The best piece of recruitment advice we can give you may seem obvious, but the amount of times we have to deal with distraught employers, who could have saved themselves a lot of disappointment by performing a thorough background check.
- Take the reference checking process seriously
It’s frightening to think of the number of people who will actually bring someone into their organisation relying on the feedback gained from a 2-minute phone conversation. Perhaps trusting a 2-line email; or maybe without even carrying out any reference checks at all. They’re usually badly burnt after 3 – 6 months of the new employee being in the job.
2. Conduct at least 2 verbal reference checks
There are candidates out there who look great on paper but who perform poorly during interview. But there are also candidates who perform very well during interview but once they are on the job it’s a different story altogether. That is why you need to get an idea of how they performed in an actual job from a previous employer. Before you bring anybody new into your team you should really carry out two verbal reference checks. It’s the perfect way for you to understand how they really perform on the job.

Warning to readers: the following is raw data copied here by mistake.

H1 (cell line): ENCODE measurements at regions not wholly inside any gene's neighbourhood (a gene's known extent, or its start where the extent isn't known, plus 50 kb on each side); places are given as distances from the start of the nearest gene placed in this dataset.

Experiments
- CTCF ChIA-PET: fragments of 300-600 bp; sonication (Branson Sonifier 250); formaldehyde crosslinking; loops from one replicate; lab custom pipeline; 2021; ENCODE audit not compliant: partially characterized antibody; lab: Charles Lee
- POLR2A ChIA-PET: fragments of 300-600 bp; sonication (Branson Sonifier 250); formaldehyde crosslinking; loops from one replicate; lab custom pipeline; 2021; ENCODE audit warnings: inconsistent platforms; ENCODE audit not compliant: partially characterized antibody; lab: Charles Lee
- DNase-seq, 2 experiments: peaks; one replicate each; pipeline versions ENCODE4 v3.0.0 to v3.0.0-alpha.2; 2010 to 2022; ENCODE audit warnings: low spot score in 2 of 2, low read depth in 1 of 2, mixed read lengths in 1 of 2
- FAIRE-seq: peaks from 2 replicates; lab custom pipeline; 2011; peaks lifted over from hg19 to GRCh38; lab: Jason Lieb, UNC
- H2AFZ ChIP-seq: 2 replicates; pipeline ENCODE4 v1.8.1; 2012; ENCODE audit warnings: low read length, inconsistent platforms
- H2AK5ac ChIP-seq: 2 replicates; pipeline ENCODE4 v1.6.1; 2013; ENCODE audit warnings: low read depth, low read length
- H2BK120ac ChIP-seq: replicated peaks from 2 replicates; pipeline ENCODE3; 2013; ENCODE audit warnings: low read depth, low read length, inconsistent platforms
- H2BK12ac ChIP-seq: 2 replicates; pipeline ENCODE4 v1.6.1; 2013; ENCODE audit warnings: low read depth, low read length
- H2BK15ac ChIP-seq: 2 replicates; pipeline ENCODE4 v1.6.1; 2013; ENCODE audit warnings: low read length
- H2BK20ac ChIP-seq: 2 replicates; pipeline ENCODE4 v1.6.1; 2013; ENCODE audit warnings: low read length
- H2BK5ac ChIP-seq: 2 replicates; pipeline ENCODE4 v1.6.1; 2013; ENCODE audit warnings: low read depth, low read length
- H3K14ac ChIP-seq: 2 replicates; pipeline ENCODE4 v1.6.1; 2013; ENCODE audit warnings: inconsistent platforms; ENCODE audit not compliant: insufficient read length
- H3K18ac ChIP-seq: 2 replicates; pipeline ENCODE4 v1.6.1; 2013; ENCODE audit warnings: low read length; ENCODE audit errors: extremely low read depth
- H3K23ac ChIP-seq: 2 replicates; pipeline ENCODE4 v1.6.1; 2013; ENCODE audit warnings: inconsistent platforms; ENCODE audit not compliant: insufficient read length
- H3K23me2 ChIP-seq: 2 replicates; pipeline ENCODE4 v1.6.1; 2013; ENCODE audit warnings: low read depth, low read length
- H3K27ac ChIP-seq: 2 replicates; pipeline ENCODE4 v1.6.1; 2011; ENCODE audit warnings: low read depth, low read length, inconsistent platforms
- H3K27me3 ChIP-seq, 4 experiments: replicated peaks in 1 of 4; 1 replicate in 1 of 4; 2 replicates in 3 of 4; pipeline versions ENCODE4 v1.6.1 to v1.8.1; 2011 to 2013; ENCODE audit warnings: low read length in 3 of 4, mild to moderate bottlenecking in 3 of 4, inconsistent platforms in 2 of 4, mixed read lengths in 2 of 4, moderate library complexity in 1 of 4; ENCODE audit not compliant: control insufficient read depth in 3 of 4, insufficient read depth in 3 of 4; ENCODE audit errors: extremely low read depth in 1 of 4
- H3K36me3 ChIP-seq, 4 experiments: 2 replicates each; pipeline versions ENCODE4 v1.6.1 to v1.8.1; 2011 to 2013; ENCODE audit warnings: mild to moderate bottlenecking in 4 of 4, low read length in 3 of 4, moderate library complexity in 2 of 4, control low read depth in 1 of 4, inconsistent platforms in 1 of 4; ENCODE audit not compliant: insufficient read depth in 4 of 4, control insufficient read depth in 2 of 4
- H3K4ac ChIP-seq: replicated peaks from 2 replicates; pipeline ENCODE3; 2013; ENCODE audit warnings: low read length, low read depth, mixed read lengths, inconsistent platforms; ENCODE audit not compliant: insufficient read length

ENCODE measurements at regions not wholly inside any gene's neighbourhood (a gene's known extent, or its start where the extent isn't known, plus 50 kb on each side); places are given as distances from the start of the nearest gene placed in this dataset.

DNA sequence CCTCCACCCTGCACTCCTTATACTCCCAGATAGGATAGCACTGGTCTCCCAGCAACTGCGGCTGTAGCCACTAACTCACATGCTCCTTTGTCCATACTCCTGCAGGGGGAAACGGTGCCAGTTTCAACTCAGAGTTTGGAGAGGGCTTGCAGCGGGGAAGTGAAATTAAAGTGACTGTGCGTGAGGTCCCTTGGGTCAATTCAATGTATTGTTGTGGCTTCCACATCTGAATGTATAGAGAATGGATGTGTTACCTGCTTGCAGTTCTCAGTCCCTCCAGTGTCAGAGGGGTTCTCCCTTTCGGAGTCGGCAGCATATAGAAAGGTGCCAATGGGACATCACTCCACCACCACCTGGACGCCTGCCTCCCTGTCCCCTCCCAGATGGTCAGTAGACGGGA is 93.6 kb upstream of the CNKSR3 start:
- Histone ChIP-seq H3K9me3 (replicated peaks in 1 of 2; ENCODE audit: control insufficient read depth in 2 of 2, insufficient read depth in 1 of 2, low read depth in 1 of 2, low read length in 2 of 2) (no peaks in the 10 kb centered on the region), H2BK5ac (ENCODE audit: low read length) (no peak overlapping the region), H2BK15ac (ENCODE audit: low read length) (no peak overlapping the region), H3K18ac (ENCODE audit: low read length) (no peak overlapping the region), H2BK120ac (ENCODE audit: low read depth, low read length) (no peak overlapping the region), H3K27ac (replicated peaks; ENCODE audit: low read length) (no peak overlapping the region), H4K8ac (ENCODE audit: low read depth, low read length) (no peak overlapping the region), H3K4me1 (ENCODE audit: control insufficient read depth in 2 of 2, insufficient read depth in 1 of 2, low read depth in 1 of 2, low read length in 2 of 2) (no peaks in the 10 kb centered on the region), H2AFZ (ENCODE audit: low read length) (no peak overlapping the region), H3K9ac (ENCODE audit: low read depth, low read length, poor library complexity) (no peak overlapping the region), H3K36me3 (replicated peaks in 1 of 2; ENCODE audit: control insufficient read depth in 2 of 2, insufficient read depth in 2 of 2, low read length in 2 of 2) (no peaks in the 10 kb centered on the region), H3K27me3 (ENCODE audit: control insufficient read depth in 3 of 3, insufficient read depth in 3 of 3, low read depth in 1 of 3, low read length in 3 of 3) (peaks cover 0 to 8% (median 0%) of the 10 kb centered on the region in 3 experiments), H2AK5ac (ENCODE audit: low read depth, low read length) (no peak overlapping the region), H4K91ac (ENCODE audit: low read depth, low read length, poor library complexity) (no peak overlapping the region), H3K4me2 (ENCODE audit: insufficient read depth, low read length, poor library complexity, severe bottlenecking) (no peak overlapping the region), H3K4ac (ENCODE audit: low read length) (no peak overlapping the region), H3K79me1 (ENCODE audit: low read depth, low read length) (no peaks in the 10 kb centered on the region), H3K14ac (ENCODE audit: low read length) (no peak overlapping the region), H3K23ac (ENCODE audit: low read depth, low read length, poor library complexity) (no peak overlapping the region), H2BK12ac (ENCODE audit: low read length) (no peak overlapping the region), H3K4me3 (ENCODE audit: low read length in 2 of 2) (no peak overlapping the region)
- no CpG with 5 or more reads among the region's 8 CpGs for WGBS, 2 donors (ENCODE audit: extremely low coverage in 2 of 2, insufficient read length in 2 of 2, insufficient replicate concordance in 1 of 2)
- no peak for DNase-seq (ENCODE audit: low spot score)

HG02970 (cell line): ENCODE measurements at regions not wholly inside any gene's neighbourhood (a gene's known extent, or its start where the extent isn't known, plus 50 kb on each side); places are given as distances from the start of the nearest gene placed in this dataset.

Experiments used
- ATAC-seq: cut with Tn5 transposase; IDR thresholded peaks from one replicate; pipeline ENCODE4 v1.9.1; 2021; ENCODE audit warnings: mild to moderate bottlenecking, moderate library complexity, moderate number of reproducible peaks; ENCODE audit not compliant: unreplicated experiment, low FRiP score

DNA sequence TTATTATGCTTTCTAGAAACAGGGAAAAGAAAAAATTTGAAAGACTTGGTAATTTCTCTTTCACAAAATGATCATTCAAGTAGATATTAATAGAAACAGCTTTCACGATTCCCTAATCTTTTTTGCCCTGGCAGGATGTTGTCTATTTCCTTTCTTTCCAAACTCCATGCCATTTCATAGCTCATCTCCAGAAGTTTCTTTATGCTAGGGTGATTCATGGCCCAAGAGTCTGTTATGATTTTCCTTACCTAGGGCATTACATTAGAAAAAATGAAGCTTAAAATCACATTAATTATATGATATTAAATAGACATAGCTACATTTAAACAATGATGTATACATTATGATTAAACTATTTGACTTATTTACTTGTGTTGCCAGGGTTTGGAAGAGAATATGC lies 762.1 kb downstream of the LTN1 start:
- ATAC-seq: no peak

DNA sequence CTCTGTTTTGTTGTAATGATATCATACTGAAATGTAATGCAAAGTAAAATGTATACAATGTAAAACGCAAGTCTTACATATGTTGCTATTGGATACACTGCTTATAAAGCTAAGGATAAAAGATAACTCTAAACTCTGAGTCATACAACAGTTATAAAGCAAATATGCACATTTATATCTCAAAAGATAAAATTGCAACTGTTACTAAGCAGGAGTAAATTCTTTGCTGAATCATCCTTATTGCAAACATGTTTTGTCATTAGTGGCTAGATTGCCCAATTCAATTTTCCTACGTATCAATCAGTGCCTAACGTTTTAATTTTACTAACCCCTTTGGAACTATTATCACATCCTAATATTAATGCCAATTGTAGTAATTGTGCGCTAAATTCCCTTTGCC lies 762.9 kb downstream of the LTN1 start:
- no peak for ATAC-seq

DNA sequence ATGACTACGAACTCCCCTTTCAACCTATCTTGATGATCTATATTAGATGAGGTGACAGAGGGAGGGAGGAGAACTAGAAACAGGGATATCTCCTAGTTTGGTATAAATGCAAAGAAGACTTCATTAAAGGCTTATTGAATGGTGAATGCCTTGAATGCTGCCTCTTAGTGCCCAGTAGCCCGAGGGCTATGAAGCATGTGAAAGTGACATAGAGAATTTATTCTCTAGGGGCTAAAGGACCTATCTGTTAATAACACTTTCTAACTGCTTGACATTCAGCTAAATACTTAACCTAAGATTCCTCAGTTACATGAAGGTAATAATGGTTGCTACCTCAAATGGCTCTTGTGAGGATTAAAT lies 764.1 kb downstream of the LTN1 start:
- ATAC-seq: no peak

3. Plan your questions carefully
When you are speaking to a candidate’s former supervisor. You need to think back to the core skills as well as the core competencies and key success measures that you had created for the job. If during your interview you asked the candidate questions around communication, decision-making and time management, you should then ask the referee exactly the same questions. The questions you ask should prompt the candidate’s former supervisor to talk about the candidate’s actual past experiences and behaviour .
4. You’re allowed to ask one hypothetical question
One question you might also want to consider asking at the very end of every conversation with a referee is something along the lines of “So would you ever re-employ [insert name here]?”. This should be the only hypothetical question in the entire discussion. But the answer to this question can speak volumes.
5. Take detailed notes
It’s always a relief when you hear positive feedback about the candidate you are so desperate to hire. In fact you may have even already made them an offer (I’ll leave tips around making an offer subject to references for another time). But it’s still important to take notes during your calls with past employers. You never know when you might need to refer back to some of the comments further down the track (e.g., during performance reviews).
6. Beware of fake referees
You wouldn’t believe how many so-called professional candidates out there will provide fake referees. When someone is desperate to get a new job, they’ll resort to anything. Make sure you’re really talking to a previous employer. Do your due diligence. If a candidate gives you the details of a past boss, check them out on LinkedIn, and ideally call them on a land line at the organisation. Better still, after you’ve spoken to them, connect with them on LinkedIn and thank them for taking the time to speak to you. You’ll quickly find out if you actually spoke with an ‘imposter’.
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